Over-the-counter (OTC) medicines are sold without a doctor’s prescription and are not complementary medicines (i.e. they do not primarily consist of complementary medicine ingredients such as vitamins, minerals and plant material).
Depending on their level of risk, over-the-counter (OTC) medicines can be bought off the shelf from supermarkets and pharmacies or from pharmacies with the advice of a pharmacist. In general, the risk of a medicine is based on its ingredients (e.g. the access restrictions provided in the Poisons Standard) and/or its therapeutic indications (intended uses).
Most OTC medicines are registered in the Australian Register of Therapeutic Goods (ARTG) and assigned an ‘AUST R’ identification number that must be displayed on the medicine label. Registered OTC medicines are lower risk than prescription medicines but they still require TGA pre-market evaluation of their safety, quality and efficacy.
Most OTC medicines are registered, only a small number are listed (‘lower risk’ medicines) in the ARTG, such as some sunscreen products.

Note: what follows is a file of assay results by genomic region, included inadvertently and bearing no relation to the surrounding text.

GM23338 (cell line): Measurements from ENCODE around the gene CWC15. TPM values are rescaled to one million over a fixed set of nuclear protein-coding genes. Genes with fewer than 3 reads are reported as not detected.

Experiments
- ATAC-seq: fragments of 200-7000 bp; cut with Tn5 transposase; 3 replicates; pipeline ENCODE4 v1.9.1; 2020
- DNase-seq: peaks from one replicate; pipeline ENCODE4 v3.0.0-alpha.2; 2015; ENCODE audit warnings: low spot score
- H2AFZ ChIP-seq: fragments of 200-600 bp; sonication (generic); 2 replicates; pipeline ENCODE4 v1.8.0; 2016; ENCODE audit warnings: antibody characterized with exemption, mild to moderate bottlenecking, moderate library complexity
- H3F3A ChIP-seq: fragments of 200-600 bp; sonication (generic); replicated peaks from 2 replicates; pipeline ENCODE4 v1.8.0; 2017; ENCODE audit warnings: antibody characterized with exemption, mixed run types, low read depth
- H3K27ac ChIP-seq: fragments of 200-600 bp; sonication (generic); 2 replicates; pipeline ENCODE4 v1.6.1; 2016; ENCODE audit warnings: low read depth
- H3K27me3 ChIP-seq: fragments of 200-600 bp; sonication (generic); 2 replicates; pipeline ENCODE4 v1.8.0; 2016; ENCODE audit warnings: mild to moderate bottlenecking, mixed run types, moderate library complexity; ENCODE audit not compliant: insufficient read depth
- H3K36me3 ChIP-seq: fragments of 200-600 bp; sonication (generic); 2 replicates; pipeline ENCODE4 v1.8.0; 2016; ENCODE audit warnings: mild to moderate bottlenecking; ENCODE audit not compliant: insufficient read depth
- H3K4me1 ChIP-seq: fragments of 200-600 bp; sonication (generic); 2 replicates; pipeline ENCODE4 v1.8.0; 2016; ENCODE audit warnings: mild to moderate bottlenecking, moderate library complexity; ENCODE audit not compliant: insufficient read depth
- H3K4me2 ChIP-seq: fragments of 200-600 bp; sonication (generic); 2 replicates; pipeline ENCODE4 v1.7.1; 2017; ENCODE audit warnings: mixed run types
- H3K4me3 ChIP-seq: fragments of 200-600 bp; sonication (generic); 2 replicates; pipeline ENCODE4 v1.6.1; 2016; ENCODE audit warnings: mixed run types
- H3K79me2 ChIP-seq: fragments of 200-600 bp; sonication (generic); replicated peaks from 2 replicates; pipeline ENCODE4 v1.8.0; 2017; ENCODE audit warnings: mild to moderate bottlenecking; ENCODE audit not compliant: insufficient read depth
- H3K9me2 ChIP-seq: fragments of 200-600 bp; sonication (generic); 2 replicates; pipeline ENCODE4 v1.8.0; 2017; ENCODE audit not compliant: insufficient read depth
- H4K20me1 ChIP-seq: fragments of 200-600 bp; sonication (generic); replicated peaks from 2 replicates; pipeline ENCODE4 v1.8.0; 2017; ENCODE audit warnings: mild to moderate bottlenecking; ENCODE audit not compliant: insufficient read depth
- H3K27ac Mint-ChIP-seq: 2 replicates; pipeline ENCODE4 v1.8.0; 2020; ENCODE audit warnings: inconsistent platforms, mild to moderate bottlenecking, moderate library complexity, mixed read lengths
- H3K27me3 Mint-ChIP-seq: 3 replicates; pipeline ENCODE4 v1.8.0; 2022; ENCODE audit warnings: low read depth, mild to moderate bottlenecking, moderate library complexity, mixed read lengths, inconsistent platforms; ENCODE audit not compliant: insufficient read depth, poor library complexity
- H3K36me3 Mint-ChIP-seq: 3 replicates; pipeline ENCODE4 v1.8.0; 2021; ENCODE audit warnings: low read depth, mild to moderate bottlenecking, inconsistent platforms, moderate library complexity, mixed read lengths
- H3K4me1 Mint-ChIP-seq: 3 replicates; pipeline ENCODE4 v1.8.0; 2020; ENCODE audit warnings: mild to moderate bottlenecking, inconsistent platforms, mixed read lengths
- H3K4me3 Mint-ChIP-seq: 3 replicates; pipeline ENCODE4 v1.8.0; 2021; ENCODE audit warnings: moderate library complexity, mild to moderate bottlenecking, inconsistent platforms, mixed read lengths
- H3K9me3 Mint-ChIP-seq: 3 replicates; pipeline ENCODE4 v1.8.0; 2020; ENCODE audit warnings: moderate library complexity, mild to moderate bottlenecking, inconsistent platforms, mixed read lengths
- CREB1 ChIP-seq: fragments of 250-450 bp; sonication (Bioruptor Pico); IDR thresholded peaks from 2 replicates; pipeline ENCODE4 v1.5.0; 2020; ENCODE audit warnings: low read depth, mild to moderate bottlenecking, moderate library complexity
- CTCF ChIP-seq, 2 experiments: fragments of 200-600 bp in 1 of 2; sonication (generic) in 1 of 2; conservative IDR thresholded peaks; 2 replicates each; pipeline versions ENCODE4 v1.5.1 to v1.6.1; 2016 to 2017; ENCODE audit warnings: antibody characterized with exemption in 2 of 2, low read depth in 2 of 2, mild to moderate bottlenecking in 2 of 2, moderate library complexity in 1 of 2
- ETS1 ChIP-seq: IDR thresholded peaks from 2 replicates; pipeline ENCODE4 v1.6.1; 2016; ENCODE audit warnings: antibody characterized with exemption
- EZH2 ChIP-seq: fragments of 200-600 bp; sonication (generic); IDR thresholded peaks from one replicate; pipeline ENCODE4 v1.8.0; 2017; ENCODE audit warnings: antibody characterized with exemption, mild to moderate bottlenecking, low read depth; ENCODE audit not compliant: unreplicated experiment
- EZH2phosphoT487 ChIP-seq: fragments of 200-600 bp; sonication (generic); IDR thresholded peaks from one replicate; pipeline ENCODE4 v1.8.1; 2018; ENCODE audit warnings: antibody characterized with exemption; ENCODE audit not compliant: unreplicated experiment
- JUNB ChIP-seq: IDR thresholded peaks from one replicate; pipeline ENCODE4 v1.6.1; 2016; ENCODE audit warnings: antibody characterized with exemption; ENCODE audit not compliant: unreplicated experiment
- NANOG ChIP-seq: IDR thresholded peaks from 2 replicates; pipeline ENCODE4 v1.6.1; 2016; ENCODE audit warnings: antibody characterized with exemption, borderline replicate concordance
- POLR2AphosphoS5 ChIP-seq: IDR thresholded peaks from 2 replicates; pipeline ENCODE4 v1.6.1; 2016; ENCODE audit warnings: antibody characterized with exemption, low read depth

Depending on the level of risk OTC medicines can be sold as:
- General sales medicines: sold in pharmacies and stores such as supermarkets e.g. paracetamol tablets in small pack sizes.
- Pharmacy medicines: sold in pharmacies without needing a pharmacist’s advice e.g. paracetamol tablets in larger pack sizes.
- Pharmacist-only medicines: sold in pharmacies with pharmacist advice on their use e.g. the emergency contraceptive pill.
- The Pharmacovigilance Inspection Program (PVIP) Risk Assessment Survey is now open until 18 December 2022 for medicine sponsors to complete.
- In response to the COVID-19 pandemic, the TGA is implementing Serious Shortage Medicine Substitution Notices
- Community pharmacists to enforce new limits on dispensing and sales of prescription and over-the-counter medicines